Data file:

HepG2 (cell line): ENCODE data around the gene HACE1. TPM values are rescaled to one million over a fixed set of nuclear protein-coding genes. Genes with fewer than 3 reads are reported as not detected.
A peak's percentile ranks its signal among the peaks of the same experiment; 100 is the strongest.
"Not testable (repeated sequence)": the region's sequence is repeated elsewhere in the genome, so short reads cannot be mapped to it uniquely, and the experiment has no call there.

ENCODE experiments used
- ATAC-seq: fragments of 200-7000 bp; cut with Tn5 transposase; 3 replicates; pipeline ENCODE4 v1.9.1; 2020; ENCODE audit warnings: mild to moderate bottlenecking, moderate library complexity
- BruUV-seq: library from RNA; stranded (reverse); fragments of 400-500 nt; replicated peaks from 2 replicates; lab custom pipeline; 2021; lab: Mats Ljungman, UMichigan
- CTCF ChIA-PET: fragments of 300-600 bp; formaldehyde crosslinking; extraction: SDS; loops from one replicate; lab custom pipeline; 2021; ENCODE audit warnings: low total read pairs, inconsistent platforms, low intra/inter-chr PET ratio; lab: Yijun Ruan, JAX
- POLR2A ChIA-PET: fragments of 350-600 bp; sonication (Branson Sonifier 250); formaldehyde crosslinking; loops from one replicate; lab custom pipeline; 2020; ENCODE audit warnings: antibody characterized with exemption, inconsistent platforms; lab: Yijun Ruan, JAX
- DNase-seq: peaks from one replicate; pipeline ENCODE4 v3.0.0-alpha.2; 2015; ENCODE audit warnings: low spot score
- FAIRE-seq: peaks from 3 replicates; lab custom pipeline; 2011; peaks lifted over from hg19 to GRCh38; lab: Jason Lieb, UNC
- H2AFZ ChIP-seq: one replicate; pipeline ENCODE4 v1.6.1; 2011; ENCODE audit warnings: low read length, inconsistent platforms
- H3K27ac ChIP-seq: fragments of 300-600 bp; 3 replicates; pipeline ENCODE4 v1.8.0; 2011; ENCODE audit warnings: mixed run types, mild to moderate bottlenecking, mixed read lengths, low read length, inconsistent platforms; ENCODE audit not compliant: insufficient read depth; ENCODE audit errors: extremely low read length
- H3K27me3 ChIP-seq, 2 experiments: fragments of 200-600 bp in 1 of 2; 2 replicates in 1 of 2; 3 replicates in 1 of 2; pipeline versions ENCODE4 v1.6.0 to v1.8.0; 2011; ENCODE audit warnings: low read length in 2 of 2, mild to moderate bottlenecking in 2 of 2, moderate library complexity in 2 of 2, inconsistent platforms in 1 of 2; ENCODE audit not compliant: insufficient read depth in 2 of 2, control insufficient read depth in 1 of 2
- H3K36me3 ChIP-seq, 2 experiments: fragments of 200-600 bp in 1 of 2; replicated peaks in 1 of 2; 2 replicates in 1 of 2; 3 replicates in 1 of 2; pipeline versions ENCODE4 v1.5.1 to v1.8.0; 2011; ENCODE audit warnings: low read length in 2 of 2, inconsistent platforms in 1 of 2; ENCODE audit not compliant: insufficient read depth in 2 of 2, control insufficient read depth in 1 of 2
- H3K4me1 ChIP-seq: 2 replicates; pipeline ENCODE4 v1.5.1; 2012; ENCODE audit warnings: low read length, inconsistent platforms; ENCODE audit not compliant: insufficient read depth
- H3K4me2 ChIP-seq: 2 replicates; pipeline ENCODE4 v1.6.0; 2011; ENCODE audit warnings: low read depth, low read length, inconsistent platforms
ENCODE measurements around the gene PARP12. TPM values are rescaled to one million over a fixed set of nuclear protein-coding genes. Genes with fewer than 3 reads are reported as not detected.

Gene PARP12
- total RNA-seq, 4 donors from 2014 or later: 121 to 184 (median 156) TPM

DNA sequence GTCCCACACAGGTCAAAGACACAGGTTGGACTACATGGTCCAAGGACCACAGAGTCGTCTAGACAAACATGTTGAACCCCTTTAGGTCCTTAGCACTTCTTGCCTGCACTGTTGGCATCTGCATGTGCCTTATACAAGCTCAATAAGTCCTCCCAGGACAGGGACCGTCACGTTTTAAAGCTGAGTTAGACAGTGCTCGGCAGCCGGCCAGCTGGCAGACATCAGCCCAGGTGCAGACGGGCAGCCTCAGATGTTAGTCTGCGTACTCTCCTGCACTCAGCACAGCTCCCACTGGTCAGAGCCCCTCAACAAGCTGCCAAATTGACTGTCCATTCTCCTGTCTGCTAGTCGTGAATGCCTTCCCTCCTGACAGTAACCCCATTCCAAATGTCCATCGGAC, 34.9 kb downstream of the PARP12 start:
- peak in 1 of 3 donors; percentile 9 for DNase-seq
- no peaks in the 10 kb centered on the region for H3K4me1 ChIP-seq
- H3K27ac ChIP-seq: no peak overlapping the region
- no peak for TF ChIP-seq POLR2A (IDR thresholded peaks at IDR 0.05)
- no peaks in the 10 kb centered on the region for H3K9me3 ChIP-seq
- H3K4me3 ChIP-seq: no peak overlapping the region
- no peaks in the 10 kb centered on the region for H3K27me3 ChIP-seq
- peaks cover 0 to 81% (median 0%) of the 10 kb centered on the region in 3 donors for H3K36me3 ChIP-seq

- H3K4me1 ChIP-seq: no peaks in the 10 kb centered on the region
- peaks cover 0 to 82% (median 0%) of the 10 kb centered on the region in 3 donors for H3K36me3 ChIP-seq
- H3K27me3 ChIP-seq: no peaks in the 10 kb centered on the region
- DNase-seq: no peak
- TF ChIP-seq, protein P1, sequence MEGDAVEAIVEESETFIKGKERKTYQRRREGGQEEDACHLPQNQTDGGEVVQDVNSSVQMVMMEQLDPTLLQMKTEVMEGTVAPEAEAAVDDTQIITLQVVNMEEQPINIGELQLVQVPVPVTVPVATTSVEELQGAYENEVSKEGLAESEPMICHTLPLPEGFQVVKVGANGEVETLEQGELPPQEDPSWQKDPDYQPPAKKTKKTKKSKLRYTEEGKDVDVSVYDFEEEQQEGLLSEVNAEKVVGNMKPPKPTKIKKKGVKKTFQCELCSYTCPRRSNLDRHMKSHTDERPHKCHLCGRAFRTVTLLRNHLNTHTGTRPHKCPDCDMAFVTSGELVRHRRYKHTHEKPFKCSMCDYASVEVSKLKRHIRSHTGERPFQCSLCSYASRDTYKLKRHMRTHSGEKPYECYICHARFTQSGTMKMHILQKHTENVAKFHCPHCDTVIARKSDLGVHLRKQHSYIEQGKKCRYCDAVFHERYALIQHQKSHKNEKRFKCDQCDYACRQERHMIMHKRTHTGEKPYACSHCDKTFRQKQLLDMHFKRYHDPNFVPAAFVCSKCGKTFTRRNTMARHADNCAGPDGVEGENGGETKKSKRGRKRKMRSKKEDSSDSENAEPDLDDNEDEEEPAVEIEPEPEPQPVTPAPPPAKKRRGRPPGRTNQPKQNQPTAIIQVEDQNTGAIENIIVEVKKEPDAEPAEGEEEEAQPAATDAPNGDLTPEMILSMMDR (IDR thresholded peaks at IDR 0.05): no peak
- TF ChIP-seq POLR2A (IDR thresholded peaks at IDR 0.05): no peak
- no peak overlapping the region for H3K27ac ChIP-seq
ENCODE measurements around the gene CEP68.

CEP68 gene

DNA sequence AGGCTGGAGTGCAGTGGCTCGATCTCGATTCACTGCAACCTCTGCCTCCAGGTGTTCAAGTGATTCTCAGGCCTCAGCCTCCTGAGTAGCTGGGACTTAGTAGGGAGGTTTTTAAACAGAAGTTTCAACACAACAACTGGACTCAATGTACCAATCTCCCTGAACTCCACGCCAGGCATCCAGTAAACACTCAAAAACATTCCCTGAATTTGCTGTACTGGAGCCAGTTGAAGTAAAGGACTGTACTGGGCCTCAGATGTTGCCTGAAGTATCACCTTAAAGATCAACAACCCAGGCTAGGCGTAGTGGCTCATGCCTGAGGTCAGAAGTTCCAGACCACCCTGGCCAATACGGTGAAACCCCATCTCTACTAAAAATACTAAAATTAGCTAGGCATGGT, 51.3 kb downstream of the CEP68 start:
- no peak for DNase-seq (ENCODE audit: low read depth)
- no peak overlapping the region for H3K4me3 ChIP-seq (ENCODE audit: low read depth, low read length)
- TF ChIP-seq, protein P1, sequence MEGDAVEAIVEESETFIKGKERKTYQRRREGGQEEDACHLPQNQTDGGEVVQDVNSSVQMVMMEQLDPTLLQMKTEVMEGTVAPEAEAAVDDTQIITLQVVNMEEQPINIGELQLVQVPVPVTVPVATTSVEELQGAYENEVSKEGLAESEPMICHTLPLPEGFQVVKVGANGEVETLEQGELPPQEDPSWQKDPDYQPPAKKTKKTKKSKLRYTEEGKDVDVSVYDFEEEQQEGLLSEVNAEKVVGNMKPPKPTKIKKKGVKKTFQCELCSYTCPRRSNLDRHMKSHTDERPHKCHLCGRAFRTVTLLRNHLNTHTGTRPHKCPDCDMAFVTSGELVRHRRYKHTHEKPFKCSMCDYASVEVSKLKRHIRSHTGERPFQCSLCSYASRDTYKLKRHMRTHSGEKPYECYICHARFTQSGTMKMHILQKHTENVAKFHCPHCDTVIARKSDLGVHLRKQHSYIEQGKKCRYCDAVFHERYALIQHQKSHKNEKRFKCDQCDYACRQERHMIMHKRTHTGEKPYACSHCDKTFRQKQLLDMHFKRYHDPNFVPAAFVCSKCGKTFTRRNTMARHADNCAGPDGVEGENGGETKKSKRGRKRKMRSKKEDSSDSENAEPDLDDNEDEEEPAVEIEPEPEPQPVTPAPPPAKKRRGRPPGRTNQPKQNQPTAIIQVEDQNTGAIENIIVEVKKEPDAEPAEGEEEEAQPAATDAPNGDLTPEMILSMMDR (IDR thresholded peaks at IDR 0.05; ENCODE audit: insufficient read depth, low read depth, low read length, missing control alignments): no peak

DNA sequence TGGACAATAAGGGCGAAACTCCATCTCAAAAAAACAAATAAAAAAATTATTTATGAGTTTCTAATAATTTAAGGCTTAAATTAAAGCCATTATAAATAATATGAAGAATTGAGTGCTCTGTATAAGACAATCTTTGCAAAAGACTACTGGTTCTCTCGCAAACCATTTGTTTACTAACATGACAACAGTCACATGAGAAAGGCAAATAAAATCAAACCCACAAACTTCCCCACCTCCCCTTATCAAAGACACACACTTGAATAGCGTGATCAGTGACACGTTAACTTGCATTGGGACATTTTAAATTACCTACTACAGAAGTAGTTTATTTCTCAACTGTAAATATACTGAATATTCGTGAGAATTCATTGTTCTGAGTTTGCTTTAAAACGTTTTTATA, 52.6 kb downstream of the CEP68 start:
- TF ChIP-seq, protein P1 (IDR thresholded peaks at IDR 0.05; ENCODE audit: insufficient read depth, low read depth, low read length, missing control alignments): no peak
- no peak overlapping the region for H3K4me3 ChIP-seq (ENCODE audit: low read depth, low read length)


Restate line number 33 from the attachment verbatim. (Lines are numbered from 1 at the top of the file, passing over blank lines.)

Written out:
- TF ChIP-seq, protein P1, sequence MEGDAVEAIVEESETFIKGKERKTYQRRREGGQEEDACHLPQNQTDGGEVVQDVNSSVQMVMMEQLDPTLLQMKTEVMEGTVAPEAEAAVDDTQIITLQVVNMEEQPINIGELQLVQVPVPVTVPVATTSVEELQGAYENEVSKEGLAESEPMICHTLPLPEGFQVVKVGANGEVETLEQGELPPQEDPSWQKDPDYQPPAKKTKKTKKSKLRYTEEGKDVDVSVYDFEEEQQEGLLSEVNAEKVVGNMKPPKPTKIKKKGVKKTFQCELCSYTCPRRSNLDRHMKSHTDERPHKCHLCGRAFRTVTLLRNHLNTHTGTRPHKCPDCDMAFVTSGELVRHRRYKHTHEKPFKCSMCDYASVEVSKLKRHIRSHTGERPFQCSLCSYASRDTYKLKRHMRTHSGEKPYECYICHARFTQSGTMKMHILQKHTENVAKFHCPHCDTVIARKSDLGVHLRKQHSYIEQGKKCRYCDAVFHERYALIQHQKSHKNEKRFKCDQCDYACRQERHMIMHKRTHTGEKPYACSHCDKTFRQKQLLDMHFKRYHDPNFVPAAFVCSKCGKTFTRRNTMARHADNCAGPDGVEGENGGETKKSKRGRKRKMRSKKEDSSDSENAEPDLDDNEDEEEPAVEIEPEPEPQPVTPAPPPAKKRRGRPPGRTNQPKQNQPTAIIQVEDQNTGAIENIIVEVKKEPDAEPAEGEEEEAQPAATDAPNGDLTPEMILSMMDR (IDR thresholded peaks at IDR 0.05): no peak